A T-38C from the Air Force Test Pilot School served as a target for NASA’s schlieren imaging system.
Credits: U.S. Air Force Photo
This schlieren image dramatically displays the shock wave of a supersonic jet flying over the Mojave Desert. Researchers used NASA-developed image processing software to remove the desert background, then combined and averaged multiple frames to produce a clear picture of the shock waves.
Credits: NASA Photo
NASA researchers in California are using a modern version of a 150-year-old German photography technique to capture images of shock waves created by supersonic airplanes. Over the past five years scientists from NASA’s Armstrong Flight Research Center at Edwards Air Force Base and Ames Research Center at Moffett Field have teamed up to demonstrate how schlieren imagery, invented in 1864 by German physicist August Toepler, can be used to visualize supersonic flow phenomena with full-scale aircraft in flight. The results will help engineers to design a quiet supersonic transport. Although current regulations prohibit unrestricted overland supersonic flight in the United States, a clear understanding of the location and relative strength of shock waves is essential for designing future high-speed commercial aircraft.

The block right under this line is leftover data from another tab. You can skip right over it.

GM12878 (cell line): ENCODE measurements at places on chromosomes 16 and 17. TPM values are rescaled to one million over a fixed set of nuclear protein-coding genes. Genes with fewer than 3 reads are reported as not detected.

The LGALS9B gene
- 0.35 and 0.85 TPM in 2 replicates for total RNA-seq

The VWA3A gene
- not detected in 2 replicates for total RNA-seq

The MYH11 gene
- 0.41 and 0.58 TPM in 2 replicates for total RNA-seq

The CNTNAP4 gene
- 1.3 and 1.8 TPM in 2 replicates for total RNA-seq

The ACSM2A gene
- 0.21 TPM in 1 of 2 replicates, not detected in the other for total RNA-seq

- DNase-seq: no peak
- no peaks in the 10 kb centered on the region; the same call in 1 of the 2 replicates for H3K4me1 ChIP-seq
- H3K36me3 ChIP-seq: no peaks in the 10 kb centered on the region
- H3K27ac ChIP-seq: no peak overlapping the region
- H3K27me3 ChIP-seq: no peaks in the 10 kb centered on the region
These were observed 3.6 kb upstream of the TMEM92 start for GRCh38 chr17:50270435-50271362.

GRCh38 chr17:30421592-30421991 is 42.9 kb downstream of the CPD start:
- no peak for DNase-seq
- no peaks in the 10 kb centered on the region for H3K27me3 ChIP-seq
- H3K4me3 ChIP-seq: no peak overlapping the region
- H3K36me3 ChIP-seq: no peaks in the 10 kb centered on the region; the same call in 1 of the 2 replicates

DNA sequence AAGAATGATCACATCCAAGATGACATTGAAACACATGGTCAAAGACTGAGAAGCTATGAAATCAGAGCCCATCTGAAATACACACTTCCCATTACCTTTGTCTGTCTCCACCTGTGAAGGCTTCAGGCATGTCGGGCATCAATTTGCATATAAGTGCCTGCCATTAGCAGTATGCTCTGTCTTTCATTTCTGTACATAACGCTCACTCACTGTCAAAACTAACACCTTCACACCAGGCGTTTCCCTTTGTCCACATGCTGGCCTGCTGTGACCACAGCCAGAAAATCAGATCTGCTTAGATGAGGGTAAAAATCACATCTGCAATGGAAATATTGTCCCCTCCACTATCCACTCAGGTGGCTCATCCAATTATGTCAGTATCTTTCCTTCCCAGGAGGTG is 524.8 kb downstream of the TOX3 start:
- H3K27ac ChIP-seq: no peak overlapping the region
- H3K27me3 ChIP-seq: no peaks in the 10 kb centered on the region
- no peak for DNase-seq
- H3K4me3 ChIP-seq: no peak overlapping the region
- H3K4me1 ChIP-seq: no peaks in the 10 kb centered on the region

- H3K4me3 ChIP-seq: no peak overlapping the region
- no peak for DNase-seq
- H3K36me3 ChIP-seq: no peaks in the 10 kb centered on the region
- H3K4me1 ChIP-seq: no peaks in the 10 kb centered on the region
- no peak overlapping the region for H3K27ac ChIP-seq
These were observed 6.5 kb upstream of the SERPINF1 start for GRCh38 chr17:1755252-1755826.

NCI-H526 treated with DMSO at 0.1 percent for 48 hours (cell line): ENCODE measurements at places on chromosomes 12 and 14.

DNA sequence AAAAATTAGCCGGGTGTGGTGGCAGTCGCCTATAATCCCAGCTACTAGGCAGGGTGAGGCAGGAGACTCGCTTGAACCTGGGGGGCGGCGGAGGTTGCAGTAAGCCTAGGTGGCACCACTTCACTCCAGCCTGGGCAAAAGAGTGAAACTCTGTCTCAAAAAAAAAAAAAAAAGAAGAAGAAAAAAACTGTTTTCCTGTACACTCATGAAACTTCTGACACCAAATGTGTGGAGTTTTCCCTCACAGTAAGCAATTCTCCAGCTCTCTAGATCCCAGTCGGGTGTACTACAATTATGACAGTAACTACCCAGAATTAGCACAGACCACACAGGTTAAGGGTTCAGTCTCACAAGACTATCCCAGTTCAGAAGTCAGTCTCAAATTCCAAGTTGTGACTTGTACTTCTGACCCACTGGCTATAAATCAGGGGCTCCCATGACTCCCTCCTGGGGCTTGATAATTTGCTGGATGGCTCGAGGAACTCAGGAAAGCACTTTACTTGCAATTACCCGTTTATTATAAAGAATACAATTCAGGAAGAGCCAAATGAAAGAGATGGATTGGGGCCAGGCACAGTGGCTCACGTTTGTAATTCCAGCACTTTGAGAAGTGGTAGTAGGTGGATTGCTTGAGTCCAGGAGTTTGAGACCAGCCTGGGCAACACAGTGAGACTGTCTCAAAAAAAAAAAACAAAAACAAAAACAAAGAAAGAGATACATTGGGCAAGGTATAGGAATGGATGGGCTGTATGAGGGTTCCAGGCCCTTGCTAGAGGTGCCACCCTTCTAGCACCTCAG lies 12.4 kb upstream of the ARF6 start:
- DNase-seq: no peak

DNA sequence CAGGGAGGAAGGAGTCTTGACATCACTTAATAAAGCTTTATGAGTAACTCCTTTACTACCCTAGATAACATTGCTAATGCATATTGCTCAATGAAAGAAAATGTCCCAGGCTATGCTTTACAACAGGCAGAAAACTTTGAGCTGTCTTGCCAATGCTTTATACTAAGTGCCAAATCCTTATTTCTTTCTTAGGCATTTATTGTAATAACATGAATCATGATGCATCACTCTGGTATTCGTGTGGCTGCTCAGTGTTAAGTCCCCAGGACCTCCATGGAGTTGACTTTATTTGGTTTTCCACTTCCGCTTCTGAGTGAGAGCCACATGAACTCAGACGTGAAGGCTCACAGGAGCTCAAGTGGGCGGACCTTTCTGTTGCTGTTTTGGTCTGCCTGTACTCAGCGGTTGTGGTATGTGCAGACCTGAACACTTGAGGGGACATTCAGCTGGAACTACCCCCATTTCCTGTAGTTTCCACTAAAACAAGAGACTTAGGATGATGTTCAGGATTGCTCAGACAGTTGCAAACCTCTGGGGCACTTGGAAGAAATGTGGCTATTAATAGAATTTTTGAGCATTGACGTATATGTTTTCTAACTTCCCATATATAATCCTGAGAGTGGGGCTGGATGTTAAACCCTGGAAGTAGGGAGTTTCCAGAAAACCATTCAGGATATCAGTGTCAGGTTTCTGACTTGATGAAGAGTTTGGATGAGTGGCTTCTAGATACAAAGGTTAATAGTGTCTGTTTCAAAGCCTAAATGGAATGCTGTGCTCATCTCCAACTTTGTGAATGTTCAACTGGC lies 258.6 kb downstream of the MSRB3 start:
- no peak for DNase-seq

Schlieren imaging reveals shock waves due to air density gradient and the accompanying change in refractive index. This typically requires the use of fairly complex optics and a bright light source, and until recently most of the available schlieren imagery of airplanes was obtained from scale model testing in wind tunnels. Acquiring schlieren images of an aircraft in flight is much more challenging. Ground-based systems, using the sun as a light source, have produced good results but because of the distances involved did not have the desired spatial resolution to resolve small-scale shock structures near the aircraft.
More recently, synthetic schlieren techniques have been developed based on image processing methods. One, called background oriented schlieren (BOS), has been particularly successful in wind tunnel tests. First, researchers obtain an image of a speckled background pattern. Next, they collect a series of images of an object in supersonic flow in front of the same pattern. Shock waves are deduced from distortions of the background pattern resulting from the change in refractive index due to density gradients. This method requires very simple optics and a variety of background patterns, including natural ones, may be used. The complexity with this method is in the image processing and not the hardware or positioning, thus making BOS an attractive candidate for obtaining high-spatial-resolution imaging of shock waves in flight.